After discovering that Craig was Iron Man and the positive response to his guest post, he suggested I speak to another of the Avengers. Richard was a few years ahead of me at school, so we knew of each other rather than knew each other well. He had come across the blog through mutual friends and we had connected, and so lucky for us, he was keen. If you too know someone who you think has an interesting story to tell, connected in some way to happiness, well being, vitality, learning or any of the good stuff life has to offer, encourage them to send me a post too, or point me in their direction to help.
The wheels on the bus go round and round
Richard (far left) and John (second from right)
The Enigma of the Comrades Marathon
by Richard Thomason
What is it that brings some 23,000 runners together every year to run a gruelling 90km ultramarathon? I suspect every person that lines up has a different reason. For me it has a magical appeal that is really difficult to explain to others. Perhaps it is the fact that I grew up on the route and used to wake up at 5am every race day to watch the televised start, followed by a trip up to the roadside to show our support. Perhaps it is the race's 90-year history? Perhaps it is the fact that I watched my Dad give up cigarettes and then conquer this event five times? Maybe his last run in race number 9304 and my first run in number 9303 made it that much more special for me? Perhaps it is the fact that it allows so many ordinary people to do something extraordinary?
I started out on this Comrades journey in 1997 at the age of 20 and ran 10 races in succession. It was in 2003, while running for Benoni Northerns Athletic Club that I met club mate Gerard Visser (GV), #4338. Now a veteran of 25 runs, he maintained that achieving a silver medal (or 2 Rand coin) wasn't too difficult. His words "It's a donkey's race" and "You only have to run 5 minutes a kay" got me thinking. I never believed I could run this race in under 7hrs30min. I was a 3:18 marathoner at that time. However, as we got deeper into the season and the miles and quality sessions racked up, more and more people asked if I was going to give it a go. Eventually I decided that it was now or never. So it was, at 26 years old, I crossed the line at Kingsmead Stadium in 7hrs28mins15s, with 1min45s to spare. By 2006, after achieving my permanent number, I was ready for a good break. So for 5 years I sat and watched the race on the TV, and every single one of those years I wished I was there. One year my wife said: "If you want to run it again then do it." That was it and after doing some fairly basic training I managed to run 7hrs47min in 2012.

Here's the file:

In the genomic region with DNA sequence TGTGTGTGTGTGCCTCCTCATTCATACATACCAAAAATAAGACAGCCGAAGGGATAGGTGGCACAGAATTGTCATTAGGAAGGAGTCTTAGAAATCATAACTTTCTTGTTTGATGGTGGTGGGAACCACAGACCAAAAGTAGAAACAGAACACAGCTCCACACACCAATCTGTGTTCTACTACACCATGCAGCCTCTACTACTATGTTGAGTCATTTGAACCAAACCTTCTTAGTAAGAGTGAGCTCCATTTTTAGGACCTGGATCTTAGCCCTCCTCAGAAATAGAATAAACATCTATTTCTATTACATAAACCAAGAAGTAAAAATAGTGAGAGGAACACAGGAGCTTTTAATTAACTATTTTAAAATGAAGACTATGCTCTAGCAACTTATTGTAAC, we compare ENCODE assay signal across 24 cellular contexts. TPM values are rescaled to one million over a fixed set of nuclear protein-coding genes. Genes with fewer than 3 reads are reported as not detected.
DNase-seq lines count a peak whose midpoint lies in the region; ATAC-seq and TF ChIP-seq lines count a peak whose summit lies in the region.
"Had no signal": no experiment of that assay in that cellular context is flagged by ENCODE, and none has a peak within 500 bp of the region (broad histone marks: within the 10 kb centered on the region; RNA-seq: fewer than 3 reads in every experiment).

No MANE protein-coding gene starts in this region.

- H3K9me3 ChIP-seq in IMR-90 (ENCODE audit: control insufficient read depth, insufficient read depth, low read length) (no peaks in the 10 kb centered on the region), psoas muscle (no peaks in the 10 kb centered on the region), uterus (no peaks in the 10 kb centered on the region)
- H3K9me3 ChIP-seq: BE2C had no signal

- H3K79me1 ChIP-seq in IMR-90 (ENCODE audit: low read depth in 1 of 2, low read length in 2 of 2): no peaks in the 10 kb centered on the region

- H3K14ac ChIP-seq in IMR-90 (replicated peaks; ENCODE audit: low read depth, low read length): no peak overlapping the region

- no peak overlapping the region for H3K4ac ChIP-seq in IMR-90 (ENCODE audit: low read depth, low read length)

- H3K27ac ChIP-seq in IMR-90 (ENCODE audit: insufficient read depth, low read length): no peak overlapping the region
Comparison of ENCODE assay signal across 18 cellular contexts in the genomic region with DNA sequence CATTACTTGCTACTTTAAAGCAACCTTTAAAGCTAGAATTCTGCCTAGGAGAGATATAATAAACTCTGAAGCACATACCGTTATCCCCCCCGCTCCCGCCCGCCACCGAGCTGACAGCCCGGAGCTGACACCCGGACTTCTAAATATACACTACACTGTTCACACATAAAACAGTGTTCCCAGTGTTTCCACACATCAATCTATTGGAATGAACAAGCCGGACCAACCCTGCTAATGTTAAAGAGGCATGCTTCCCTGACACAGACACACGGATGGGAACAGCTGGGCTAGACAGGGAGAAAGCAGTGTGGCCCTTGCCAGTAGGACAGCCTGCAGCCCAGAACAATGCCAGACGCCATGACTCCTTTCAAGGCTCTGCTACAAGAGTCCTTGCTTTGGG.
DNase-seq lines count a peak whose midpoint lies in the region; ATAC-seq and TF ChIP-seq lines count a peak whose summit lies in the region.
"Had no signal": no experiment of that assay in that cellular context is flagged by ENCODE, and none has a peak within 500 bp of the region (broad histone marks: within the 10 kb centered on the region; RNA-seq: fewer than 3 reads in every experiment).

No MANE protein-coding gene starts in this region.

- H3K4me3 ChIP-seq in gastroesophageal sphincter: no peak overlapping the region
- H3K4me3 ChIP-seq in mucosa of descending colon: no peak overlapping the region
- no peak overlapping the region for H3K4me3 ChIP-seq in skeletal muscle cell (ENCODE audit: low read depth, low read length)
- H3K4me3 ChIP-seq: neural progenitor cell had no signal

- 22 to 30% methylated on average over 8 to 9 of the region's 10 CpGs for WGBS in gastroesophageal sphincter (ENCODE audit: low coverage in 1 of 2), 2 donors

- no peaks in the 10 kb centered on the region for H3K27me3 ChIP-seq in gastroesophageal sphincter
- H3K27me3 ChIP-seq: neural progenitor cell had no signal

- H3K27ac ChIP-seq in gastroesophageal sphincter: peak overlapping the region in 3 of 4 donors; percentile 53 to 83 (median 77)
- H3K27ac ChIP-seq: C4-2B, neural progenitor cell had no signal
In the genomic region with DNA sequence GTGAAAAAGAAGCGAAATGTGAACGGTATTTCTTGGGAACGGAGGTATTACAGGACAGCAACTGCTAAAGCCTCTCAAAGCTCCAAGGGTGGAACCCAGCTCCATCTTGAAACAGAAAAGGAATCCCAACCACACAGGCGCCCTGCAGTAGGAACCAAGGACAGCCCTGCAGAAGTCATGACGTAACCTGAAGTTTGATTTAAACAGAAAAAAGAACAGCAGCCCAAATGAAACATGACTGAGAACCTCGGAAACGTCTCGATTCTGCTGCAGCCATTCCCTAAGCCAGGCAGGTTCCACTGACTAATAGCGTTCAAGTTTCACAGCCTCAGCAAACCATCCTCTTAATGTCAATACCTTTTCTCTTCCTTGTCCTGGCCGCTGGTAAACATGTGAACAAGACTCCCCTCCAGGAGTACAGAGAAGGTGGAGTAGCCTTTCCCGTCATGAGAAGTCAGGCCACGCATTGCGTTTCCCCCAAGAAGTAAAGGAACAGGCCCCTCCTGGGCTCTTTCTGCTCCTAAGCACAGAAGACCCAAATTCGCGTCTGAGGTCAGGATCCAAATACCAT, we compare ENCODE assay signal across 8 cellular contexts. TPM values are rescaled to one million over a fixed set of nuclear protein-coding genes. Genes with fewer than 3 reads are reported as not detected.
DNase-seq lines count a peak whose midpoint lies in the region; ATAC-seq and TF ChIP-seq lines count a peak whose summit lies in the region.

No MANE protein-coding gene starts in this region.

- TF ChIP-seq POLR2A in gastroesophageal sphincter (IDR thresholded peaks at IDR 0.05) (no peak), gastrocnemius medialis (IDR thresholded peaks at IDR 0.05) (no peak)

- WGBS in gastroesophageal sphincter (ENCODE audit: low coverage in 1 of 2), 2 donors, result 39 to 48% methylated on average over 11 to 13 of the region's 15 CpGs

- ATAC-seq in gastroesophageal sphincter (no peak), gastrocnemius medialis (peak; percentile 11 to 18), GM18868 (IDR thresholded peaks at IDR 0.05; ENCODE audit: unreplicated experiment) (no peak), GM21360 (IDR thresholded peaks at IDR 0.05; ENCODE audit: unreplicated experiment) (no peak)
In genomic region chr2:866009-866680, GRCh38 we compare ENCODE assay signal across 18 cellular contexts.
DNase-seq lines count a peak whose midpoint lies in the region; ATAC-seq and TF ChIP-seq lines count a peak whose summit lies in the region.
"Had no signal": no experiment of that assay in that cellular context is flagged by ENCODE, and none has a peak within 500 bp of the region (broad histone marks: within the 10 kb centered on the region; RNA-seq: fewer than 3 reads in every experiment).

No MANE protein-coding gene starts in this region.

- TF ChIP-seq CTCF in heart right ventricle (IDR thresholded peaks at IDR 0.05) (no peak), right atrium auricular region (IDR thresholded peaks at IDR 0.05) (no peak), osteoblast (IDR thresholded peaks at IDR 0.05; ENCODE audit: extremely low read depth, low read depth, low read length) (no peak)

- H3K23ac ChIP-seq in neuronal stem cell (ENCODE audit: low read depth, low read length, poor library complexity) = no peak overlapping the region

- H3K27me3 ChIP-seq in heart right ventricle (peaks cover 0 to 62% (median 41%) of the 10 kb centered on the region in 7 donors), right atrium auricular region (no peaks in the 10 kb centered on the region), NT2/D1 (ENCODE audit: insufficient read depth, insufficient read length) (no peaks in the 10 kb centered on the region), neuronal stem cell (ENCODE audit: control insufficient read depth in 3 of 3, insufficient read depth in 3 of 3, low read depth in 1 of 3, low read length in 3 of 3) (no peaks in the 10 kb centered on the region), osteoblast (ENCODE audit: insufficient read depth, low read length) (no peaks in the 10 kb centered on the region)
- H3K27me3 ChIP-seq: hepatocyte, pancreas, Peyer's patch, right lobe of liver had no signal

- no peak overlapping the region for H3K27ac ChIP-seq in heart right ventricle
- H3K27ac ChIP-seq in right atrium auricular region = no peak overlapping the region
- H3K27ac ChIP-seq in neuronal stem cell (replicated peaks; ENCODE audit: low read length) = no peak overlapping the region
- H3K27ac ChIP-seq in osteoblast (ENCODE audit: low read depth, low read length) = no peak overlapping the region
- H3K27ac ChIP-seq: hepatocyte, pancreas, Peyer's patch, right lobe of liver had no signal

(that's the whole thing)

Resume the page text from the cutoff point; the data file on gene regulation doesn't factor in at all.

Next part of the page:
My Comrades mentor GV had also said that the 'Up' silver (Durban to Pietermaritzburg) is the hardest thing he has done in his life. This too, got me thinking. Was my 2003 race a one hit wonder? Was it my youth and ignorance at 26 years of age? Was it the altitude I had trained at back then? Finish times certainly do not correlate very well with distance trained (see graph below). Last year I did everything I considered right in my build-up and managed to run 5 minutes slower than in the 2012 down run! I sat down at the finish, closed my eyes for a brief second and said to my wife that I am finished with this race. I had put everything into last year's race: mentally and physically, and I was spent. One of my running mates immediately piped up that 2015 would be the 90th running of the race and we are all going to run together to get 'up' silvers. A few days later, after the stiffness had left my legs, I began wondering where I could tweak my training slightly to get stronger and fitter. How could I eat differently? What if I stretched more, added a spin class, cut my mileage slightly but added another quality session or did some strength work. The recipe is never a cut and paste. Everyone is made differently and has unique work commitments. We peak differently and recover at varying rates. Some thrive on mega mileage and some don't. This to me is the lure of Comrades Marathon. This year, barring illness or injury, you will see me in B-batch in Durban chasing the 'up' silver, as a dark horse.
Some interesting outliers.
(One year - 2004 - is missing when I lost data due to a hard drive crash)
Left: Before the final turn into the stadium during last year's race: not the happiest runner.
Right: One of my favourite pictures - GV and I battling it out near Pot & Kettle in 2003. GV also ran his PB that year (7:18.44) and has 6 silvers.
In writing a blog about several topics in which I admit to being a complete beginner, I am going to have to rely heavily on the people I am writing for who cumulatively know most of what I am likely to learn already. I would love it if some of you found the time to write a guest post on the subject of happiness or learning. The framework I use for thinking about these things is what I call the '5 + 2 points' which includes proper (1) exercise, (2) breathing, (3) diet, (4) relaxation, (5) positive thinking & meditation, (+1) relationships, (+2) flow. Naturally if you would like to write about something that you think I have missed, I would love to include that too. If you are up to doing something more practical, it would be awesome if you did a 100 hour project and I am happy to do the writing based on our chats if that is how you roll. Email me at firstname.lastname@example.org